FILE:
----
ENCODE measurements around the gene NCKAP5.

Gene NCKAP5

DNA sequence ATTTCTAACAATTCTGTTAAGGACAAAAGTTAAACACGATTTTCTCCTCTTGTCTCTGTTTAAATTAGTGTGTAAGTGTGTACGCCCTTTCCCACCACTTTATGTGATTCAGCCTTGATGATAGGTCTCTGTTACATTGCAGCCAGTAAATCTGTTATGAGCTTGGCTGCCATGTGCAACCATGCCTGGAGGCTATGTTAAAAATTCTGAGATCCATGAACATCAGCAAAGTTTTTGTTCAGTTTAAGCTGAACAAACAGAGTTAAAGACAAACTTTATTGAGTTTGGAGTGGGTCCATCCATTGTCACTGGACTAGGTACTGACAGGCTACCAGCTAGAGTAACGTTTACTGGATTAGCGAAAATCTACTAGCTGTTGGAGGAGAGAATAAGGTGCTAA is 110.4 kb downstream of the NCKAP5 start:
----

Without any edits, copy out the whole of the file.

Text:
ENCODE measurements around the gene NCKAP5.

Gene NCKAP5

DNA sequence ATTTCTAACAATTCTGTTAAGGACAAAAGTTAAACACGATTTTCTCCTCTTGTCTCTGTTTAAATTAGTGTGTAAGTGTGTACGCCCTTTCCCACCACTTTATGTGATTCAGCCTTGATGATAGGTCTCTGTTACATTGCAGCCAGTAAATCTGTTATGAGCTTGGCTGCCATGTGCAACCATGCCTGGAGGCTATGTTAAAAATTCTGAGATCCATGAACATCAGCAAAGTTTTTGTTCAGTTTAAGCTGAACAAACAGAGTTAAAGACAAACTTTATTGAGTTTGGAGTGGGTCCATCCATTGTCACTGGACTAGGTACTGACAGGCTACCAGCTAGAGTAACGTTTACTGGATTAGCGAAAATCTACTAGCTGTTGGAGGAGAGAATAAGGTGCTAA is 110.4 kb downstream of the NCKAP5 start: